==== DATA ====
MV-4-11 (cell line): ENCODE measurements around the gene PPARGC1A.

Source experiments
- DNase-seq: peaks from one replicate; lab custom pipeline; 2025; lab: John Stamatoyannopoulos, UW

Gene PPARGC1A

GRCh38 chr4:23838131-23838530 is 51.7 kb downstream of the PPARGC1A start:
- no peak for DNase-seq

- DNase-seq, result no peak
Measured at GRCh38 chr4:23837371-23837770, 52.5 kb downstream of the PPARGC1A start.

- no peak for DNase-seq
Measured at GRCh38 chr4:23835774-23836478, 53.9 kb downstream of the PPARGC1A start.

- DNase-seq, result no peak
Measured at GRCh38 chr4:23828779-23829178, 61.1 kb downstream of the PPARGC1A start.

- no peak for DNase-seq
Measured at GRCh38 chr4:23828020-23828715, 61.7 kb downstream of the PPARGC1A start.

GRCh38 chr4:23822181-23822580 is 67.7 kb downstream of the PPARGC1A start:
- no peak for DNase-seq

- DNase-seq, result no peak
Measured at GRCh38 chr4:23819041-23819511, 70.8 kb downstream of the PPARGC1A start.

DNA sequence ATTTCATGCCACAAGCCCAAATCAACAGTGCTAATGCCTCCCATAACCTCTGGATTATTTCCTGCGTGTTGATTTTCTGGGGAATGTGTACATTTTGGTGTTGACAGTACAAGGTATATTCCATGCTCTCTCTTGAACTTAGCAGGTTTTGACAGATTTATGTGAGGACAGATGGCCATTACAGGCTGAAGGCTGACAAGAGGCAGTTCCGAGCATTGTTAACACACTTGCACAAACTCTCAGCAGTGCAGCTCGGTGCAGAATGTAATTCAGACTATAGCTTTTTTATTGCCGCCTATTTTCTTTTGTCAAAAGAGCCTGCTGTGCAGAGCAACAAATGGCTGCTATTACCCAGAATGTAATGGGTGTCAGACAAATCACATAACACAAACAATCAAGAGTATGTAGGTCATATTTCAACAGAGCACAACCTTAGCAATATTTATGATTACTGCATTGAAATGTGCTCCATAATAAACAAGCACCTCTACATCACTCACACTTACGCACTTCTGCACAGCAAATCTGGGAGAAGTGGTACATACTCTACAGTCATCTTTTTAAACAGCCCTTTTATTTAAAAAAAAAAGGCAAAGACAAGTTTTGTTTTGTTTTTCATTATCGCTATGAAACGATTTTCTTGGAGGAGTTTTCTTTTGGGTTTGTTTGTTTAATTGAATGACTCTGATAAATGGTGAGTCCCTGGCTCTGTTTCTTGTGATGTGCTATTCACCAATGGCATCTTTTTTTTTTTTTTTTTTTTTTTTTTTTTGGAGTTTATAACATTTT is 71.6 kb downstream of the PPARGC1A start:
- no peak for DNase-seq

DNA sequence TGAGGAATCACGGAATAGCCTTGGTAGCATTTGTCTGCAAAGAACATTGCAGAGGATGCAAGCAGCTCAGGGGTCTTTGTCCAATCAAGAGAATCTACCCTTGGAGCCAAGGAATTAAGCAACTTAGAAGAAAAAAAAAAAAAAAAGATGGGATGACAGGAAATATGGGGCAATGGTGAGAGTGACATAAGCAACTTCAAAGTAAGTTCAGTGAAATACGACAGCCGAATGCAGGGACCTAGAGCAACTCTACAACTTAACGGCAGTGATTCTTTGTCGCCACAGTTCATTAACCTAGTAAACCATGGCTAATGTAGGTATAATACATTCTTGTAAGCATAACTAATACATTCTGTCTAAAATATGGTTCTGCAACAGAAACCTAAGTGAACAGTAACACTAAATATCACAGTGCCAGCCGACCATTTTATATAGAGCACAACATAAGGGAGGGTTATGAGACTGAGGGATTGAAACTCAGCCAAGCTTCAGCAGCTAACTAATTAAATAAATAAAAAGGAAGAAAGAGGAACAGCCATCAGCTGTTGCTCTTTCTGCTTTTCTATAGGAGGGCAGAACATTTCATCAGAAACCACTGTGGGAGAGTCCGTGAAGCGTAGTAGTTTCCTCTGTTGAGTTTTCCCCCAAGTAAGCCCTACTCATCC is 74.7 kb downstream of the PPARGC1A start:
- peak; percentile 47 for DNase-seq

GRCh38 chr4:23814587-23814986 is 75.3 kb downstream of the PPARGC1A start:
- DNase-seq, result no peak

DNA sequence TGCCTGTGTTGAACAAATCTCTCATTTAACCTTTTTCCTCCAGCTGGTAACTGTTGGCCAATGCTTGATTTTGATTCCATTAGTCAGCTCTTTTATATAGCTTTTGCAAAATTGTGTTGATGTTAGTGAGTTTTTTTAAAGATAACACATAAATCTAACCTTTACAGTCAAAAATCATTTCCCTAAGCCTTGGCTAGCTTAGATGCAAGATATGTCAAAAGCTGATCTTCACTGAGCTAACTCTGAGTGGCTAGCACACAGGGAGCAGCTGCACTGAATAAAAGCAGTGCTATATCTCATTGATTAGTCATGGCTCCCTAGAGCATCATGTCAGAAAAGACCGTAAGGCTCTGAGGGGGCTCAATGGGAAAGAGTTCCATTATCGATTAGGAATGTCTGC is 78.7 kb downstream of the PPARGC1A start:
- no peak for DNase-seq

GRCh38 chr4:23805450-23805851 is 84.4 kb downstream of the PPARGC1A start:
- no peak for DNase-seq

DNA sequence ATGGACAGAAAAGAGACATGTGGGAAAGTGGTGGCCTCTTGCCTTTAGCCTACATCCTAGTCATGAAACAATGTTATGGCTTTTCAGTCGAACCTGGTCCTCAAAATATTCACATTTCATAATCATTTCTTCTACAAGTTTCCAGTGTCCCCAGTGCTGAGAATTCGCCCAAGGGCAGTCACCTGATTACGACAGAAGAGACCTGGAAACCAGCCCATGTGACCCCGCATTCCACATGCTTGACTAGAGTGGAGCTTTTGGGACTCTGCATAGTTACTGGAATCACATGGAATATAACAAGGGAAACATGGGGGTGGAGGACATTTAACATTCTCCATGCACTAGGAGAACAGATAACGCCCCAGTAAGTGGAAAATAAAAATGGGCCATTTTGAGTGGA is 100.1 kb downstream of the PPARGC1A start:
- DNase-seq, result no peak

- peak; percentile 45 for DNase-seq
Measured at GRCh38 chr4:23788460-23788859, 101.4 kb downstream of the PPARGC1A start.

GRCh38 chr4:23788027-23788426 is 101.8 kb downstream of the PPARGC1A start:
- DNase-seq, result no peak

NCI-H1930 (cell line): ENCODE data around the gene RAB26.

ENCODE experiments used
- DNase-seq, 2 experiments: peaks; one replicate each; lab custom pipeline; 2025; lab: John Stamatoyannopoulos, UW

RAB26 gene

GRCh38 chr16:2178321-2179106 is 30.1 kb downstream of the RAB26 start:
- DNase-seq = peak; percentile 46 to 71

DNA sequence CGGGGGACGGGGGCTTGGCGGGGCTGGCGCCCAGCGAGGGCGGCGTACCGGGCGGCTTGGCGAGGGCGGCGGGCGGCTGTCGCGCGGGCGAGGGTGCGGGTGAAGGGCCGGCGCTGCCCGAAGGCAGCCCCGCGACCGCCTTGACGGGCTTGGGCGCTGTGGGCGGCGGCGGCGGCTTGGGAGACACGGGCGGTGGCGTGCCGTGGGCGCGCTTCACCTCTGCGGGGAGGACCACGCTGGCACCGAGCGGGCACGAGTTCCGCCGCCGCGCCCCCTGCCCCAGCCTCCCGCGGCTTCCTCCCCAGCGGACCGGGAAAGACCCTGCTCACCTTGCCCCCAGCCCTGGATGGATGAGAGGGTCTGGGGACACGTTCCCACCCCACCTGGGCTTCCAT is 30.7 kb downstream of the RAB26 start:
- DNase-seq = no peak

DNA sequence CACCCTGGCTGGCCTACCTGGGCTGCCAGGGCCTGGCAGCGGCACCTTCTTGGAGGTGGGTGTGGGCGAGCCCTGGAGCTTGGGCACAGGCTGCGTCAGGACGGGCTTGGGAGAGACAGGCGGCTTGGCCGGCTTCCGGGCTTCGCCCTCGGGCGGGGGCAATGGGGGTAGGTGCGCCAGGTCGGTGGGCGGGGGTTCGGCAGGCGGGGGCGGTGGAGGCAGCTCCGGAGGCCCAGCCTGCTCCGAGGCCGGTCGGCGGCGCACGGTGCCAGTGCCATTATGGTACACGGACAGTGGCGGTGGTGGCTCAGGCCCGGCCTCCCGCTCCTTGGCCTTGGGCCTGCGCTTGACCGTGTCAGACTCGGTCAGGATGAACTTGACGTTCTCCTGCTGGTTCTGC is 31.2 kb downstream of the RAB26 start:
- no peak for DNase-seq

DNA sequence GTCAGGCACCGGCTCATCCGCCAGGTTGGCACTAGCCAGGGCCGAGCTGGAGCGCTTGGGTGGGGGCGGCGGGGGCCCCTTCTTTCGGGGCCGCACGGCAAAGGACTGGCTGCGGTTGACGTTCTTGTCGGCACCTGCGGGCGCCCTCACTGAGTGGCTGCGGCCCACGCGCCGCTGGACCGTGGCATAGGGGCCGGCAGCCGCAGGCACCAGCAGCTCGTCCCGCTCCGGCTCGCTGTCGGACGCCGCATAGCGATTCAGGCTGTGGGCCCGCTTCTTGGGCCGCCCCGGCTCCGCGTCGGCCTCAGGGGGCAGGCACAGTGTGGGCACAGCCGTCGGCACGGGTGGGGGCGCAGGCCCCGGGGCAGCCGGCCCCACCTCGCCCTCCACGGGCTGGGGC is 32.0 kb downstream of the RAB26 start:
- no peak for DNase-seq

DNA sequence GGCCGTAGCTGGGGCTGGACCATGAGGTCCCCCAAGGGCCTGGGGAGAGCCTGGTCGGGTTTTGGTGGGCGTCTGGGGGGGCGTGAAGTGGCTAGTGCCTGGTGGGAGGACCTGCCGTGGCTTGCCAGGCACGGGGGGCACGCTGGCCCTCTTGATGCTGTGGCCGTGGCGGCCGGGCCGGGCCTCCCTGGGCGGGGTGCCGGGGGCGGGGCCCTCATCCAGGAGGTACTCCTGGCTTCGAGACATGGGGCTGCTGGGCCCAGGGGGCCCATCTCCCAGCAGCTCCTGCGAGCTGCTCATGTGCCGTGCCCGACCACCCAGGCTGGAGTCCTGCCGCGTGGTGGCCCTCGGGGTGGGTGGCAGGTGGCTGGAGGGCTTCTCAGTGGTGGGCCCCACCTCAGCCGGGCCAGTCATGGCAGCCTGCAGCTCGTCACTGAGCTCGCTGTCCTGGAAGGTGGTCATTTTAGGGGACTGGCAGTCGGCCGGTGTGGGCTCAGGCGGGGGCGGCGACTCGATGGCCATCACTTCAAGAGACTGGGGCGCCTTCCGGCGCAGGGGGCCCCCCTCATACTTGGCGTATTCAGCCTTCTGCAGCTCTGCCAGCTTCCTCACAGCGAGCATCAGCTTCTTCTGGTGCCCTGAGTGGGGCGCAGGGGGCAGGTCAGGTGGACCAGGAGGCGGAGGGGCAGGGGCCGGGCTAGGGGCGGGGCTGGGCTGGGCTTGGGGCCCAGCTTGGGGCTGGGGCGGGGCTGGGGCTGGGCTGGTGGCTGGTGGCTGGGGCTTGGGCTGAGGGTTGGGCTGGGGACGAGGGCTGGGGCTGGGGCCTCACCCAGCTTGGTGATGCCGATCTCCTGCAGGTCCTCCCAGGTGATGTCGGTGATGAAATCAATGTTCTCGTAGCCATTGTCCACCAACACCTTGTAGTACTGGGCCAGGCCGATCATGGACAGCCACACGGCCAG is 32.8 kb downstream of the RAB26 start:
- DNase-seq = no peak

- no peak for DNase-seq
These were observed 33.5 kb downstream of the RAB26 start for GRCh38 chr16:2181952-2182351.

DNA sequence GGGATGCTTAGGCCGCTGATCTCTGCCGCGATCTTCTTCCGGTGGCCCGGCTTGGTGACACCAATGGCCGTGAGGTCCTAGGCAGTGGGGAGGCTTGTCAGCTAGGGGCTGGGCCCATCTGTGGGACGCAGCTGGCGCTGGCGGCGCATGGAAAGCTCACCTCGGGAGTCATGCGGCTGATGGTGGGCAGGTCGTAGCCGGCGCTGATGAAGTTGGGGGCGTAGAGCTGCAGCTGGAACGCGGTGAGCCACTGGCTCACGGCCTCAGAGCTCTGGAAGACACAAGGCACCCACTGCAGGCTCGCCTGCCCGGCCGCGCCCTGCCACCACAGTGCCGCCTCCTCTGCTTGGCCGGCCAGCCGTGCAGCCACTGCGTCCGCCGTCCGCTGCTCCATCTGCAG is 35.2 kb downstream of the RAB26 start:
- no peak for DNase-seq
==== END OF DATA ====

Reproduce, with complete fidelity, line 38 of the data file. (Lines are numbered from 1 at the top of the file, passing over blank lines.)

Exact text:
RAB26 gene